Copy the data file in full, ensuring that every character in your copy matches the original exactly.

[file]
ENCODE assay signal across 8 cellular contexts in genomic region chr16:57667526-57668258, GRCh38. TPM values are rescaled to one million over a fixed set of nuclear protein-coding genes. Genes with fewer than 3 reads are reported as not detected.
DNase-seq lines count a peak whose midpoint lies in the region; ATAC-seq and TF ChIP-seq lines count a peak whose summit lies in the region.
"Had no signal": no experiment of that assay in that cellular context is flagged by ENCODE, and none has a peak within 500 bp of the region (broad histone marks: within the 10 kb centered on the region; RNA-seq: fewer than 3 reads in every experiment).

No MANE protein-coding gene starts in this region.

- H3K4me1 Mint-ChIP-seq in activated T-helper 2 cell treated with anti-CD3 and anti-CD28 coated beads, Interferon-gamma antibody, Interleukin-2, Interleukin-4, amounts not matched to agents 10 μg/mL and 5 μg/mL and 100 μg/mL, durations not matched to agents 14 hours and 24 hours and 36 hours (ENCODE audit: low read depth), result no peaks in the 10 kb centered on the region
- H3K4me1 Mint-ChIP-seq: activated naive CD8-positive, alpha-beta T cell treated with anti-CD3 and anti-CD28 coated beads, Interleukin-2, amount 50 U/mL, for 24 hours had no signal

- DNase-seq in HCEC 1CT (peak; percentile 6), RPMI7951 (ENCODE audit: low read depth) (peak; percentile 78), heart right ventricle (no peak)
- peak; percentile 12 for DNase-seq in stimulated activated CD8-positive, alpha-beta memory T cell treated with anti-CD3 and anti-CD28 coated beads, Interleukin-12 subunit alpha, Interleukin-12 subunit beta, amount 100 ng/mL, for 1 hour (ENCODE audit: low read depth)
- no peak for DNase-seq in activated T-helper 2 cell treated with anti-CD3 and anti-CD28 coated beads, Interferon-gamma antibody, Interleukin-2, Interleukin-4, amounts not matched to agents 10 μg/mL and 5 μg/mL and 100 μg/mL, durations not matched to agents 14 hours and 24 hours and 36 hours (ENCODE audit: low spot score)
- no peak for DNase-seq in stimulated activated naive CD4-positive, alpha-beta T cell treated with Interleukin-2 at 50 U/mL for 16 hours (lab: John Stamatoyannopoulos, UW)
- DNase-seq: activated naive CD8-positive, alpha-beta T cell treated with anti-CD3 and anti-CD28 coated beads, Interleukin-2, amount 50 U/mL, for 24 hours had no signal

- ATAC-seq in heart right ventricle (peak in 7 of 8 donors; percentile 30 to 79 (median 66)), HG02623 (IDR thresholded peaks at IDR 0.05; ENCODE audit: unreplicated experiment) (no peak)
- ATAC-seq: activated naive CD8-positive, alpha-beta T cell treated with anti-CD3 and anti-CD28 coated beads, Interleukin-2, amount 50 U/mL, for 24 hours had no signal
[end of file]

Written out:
ENCODE assay signal across 8 cellular contexts in genomic region chr16:57667526-57668258, GRCh38. TPM values are rescaled to one million over a fixed set of nuclear protein-coding genes. Genes with fewer than 3 reads are reported as not detected.
DNase-seq lines count a peak whose midpoint lies in the region; ATAC-seq and TF ChIP-seq lines count a peak whose summit lies in the region.
"Had no signal": no experiment of that assay in that cellular context is flagged by ENCODE, and none has a peak within 500 bp of the region (broad histone marks: within the 10 kb centered on the region; RNA-seq: fewer than 3 reads in every experiment).

No MANE protein-coding gene starts in this region.

- H3K4me1 Mint-ChIP-seq in activated T-helper 2 cell treated with anti-CD3 and anti-CD28 coated beads, Interferon-gamma antibody, Interleukin-2, Interleukin-4, amounts not matched to agents 10 μg/mL and 5 μg/mL and 100 μg/mL, durations not matched to agents 14 hours and 24 hours and 36 hours (ENCODE audit: low read depth), result no peaks in the 10 kb centered on the region
- H3K4me1 Mint-ChIP-seq: activated naive CD8-positive, alpha-beta T cell treated with anti-CD3 and anti-CD28 coated beads, Interleukin-2, amount 50 U/mL, for 24 hours had no signal

- DNase-seq in HCEC 1CT (peak; percentile 6), RPMI7951 (ENCODE audit: low read depth) (peak; percentile 78), heart right ventricle (no peak)
- peak; percentile 12 for DNase-seq in stimulated activated CD8-positive, alpha-beta memory T cell treated with anti-CD3 and anti-CD28 coated beads, Interleukin-12 subunit alpha, Interleukin-12 subunit beta, amount 100 ng/mL, for 1 hour (ENCODE audit: low read depth)
- no peak for DNase-seq in activated T-helper 2 cell treated with anti-CD3 and anti-CD28 coated beads, Interferon-gamma antibody, Interleukin-2, Interleukin-4, amounts not matched to agents 10 μg/mL and 5 μg/mL and 100 μg/mL, durations not matched to agents 14 hours and 24 hours and 36 hours (ENCODE audit: low spot score)
- no peak for DNase-seq in stimulated activated naive CD4-positive, alpha-beta T cell treated with Interleukin-2 at 50 U/mL for 16 hours (lab: John Stamatoyannopoulos, UW)
- DNase-seq: activated naive CD8-positive, alpha-beta T cell treated with anti-CD3 and anti-CD28 coated beads, Interleukin-2, amount 50 U/mL, for 24 hours had no signal

- ATAC-seq in heart right ventricle (peak in 7 of 8 donors; percentile 30 to 79 (median 66)), HG02623 (IDR thresholded peaks at IDR 0.05; ENCODE audit: unreplicated experiment) (no peak)
- ATAC-seq: activated naive CD8-positive, alpha-beta T cell treated with anti-CD3 and anti-CD28 coated beads, Interleukin-2, amount 50 U/mL, for 24 hours had no signal